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In Theaters: CRIMSON PEAK (2015)

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CRIMSON PEAK
(US - 2015)

Directed by Guillermo del Toro. Written by Guillermo del Toro and Matthew Robbins. Cast: Mia Wasikowska, Jessica Chastain, Tom Hiddleston, Charlie Hunnam, Jim Beaver, Burn Gorman, Leslie Hope, Doug Jones, Bruce Grey, Jonathan Hyde, Sofia Wells, Emily Coutts. (R, 119 mins)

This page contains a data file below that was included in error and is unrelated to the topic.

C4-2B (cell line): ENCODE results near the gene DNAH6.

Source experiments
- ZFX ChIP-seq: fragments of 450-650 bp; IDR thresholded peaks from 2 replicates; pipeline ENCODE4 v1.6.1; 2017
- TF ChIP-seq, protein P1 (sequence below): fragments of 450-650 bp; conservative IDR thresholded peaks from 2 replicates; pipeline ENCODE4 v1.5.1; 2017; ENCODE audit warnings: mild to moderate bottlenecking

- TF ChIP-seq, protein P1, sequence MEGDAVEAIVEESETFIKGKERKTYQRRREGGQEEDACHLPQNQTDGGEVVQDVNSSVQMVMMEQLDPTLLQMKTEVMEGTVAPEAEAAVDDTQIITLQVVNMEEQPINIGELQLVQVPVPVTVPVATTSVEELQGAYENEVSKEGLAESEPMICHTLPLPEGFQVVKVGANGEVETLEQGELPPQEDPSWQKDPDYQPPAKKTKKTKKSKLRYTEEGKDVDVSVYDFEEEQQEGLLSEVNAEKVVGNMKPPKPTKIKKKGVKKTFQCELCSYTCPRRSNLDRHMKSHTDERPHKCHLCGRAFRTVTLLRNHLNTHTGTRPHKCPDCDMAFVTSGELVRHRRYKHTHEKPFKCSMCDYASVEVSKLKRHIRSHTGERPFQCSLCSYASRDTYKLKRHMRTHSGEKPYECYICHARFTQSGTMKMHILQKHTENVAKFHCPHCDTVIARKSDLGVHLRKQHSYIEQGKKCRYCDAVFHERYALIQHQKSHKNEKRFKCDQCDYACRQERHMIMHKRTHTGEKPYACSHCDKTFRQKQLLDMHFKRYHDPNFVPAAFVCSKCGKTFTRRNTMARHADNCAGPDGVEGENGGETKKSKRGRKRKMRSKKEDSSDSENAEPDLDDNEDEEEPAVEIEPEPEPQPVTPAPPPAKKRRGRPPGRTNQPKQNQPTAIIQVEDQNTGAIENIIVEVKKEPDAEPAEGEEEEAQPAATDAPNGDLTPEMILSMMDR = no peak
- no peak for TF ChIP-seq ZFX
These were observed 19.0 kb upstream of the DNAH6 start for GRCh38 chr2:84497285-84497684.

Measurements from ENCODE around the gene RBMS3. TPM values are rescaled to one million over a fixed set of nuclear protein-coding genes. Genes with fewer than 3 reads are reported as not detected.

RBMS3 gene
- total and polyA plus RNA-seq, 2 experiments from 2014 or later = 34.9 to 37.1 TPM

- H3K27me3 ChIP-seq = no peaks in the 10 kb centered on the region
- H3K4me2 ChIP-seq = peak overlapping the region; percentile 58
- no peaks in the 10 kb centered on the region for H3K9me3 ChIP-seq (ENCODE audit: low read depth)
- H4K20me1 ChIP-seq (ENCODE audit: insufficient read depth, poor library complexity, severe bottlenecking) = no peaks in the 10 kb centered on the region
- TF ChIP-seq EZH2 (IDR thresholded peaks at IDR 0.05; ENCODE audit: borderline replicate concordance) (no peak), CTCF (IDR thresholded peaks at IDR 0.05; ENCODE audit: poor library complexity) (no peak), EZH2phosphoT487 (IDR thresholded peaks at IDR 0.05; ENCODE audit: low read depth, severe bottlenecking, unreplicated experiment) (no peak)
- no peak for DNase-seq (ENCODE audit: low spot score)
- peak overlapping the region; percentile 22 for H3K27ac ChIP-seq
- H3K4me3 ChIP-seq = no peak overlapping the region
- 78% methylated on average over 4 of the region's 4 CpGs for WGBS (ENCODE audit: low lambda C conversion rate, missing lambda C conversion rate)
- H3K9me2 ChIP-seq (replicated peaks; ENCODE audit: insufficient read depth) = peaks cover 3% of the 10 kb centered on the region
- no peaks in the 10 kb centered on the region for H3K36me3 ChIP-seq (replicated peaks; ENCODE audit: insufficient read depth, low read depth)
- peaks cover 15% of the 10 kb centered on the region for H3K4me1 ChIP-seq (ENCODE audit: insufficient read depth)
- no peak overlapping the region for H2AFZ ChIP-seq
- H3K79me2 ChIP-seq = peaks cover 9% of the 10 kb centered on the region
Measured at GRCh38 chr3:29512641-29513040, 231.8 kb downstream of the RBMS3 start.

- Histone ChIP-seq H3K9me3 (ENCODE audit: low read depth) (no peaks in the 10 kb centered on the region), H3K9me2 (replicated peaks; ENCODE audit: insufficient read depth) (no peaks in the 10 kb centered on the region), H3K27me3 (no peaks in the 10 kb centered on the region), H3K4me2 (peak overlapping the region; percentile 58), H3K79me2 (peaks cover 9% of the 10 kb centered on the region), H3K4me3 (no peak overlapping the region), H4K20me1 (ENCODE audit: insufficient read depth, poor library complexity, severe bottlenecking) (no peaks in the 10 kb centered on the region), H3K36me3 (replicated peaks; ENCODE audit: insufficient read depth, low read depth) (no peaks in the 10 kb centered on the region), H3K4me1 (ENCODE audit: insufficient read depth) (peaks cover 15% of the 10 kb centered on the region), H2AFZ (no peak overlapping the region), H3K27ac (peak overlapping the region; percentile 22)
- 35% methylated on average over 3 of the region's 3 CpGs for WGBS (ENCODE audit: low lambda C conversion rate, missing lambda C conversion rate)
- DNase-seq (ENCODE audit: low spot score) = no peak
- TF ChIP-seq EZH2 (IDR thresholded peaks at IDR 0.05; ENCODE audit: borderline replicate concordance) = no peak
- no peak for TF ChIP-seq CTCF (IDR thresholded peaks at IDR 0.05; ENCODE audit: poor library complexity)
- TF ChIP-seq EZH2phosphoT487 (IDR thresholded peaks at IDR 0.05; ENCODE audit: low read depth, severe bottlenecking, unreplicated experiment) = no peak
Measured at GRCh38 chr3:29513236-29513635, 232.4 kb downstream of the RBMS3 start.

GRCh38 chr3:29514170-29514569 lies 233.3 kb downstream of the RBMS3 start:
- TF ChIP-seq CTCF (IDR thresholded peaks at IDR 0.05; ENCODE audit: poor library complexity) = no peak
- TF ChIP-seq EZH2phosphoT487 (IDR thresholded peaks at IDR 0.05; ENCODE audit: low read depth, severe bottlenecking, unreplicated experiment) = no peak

It seems as if all of Guillermo del Toro's films are long-gestating dream projects he's had toiling in the deepest recesses of his mind since he was a child. He announces more projects that he can possibly make (face it, kids--PACIFIC RIM 2 ain't happening) and there's seemingly no end to his boundless imagination and love for what he does. Del Toro's latest, CRIMSON PEAK, is an absolute triumph of style, set design, costuming, and an almost choking Gothic aura. Among the most ambitious of throwback homages, it plays like a never-made film where Alfred Hitchcock chose Mario Bava to be his cinematographer. It's the realization of what might've happened if Merchant-Ivory remade THE SHINING and moved it to Victorian-era England. Owing as much to Henry James, Daphne du Maurier, Charlotte Bronte, and Edith Wharton as it does to THE HAUNTING THE CHANGELING, and del Toro's own back catalog, CRIMSON PEAK is more of a supernatural Gothic tragedy than a non-stop frightfest, which isn't to imply that it skimps on the shocks and the gore. The jolting scares and the shocking violence are sporadic enough that del Toro makes them count. The found-footage and the digital splatter crowd will probably be bored senseless by CRIMSON PEAK--like the Wachowskis, del Toro is a visionary who still somehow manages to get studios to spend exorbitant amounts of money on his wildly inventive and very personal passion projects. CRIMSON PEAK is probably the best-looking film of the year, and it's a rare case where the surface beauty and visuals are stunning enough to give its writing and structural weaknesses a pass. The script, by del Toro and Matthew Robbins (his writing collaborator on MIMIC and the del Toro-produced DON'T BE AFRAID OF THE DARK), with uncredited contributions from British playwright Lucinda Coxon, hinges on too many predictable plot twists and familiar elements you've seen in a hundred other Gothic dramas and ghost stories. Had the plot been a little more inventive and up to del Toro's standards of production design, he would've had a legitimate classic instead of the year's best-looking retread. The layout, the decor, the architecture--del Toro's attention to even the most minute aesthetic detail is obviously obsessive on a Stanley Kubrick level. As exquisitely and hypnotically jaw-dropping as CRIMSON PEAKS looks, it's obvious where del Toro's priorities lied.